Public broadcasting funding in Canada
Federal funding is fickle in public broadcasting. In Washington, President Trump’s administrative budget recommends eliminating the $450 million the U.S. government gives each year to the Corporation for Public Broadcasting (CPB). The funding the CPB gets from Washington is then divided among public radio and television stations to supplement the money donated by “listeners/viewers like you.” The CPB was created by the Lyndon Johnson administration in the 1960s. National Educational Television (NET), the forerunner of the Public Broadcasting Service (PBS), started then, too. NPR began in 1971 and many independent, not-for-profit stations became affiliates, including NCPR’s flagship frequency, WSLU.
Without CPB funding, some small public radio stations could lose 50% of their budget, while major market ones would lose only 3 to 5%. NCPR would lose about 13% of its funding.
In Canada, public broadcasting is funded differently. The Canadian Broadcasting Corporation (CBC) is a Crown Corporation (public authority). Parliament allocates a certain amount of the yearly federal budget for the CBC. There is no advertising on CBC Radio, but there is a small amount of advertising revenue on television and digital services. CBC funding has gone up and down over the years, depending on the budgetary desires of the government in office. Funding cuts at the CBC began in the 1980s during Prime Minister Brian Mulroney’s Conservative government. Cuts were deep again in the 1990s under the Jean Chretien and the Liberals. Stephen Harper’s Conservatives also made major cuts to the CBC.
Prime Minister Justin Trudeau’s Liberal government has been increasing funding to the CBC. The government recently announced the 2017 budget and pledged $675 million for the CBC over five years “for world class Canadian content” and “better access to programs and services in the digital area.” The provinces of Ontario and Quebec also have public television services. TV Ontario is funded by a combination of grants from the provincial government and donations from viewers. Télé-Québec is provincially funded and also runs commercials.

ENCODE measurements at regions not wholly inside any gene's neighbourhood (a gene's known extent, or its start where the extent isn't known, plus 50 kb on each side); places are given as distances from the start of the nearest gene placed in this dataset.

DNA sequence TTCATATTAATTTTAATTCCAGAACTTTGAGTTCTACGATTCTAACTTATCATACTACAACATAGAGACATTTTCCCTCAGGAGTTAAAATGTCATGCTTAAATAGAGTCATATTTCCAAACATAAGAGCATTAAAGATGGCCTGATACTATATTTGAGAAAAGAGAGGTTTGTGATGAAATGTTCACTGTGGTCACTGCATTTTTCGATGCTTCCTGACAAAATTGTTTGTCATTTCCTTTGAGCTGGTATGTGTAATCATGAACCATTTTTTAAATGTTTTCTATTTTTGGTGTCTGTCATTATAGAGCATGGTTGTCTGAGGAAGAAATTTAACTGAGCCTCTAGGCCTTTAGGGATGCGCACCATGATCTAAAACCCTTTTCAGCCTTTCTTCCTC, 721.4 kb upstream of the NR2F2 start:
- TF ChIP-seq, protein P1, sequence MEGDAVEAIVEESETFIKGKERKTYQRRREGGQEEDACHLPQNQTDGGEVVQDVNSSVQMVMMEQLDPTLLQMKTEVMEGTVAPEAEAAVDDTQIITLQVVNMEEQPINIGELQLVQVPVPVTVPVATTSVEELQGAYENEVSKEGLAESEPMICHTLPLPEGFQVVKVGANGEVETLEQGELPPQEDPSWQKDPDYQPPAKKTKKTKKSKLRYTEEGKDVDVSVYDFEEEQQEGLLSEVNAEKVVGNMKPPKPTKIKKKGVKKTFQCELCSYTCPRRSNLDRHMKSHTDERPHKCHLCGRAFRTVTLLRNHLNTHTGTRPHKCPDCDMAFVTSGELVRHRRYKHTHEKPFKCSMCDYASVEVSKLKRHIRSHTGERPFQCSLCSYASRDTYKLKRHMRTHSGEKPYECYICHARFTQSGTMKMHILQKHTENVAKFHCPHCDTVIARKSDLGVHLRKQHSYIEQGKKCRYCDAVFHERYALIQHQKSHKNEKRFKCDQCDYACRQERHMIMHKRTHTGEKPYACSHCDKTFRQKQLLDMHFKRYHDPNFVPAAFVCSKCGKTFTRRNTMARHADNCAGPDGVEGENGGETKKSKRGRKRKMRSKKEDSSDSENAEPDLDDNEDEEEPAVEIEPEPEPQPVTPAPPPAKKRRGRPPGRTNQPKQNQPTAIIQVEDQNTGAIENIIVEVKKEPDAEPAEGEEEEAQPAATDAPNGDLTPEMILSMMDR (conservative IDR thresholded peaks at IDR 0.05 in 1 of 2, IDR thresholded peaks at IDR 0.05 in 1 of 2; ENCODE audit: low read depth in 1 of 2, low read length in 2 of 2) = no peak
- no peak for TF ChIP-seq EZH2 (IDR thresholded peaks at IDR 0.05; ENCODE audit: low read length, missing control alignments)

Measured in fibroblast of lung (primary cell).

Friends of Canadian Broadcasting is a public interest group that advocates for support for broadcast media. Spokesperson Ian Morrison said that public broadcasting in the U.S. has diverse sources of funding, unlike in Canada or other countries where most of it comes from government. He said that in the U.S. it’s impossible for President Trump’s budget plan to entirely cripple public broadcasting, but notes that it already faces financial challenges due to its comparatively smaller audience share. Morrison said however that NPR and PBS have “credibility,” which has created a stable base audience.
Public broadcasters in Canada, like in the U.S., often face criticism that they are “liberal,” or “left-wing.” Ian Morrison said though that among Conservative Party supporters, opinion polling shows that two-thirds of them still support public broadcasting. However, Kellie Leitch and Brad Trost, two of the 14 candidates currently running for the Conservative Party leadership want to entirely eliminate the CBC if they ever become Prime Minister. Self-styled libertarian candidate Maxime Bernier wants to keep the CBC but have it move to a funding model like NPR and PBS currently have. Ian Morrison said that the candidates who want to eliminate the CBC are playing to the party’s right-wing base and do not reflect the opinions of most of the Canadian public.
In an electronic age, governments and citizens have to decide if they want public broadcasting to be part of the institutions that define and showcase their national culture and news.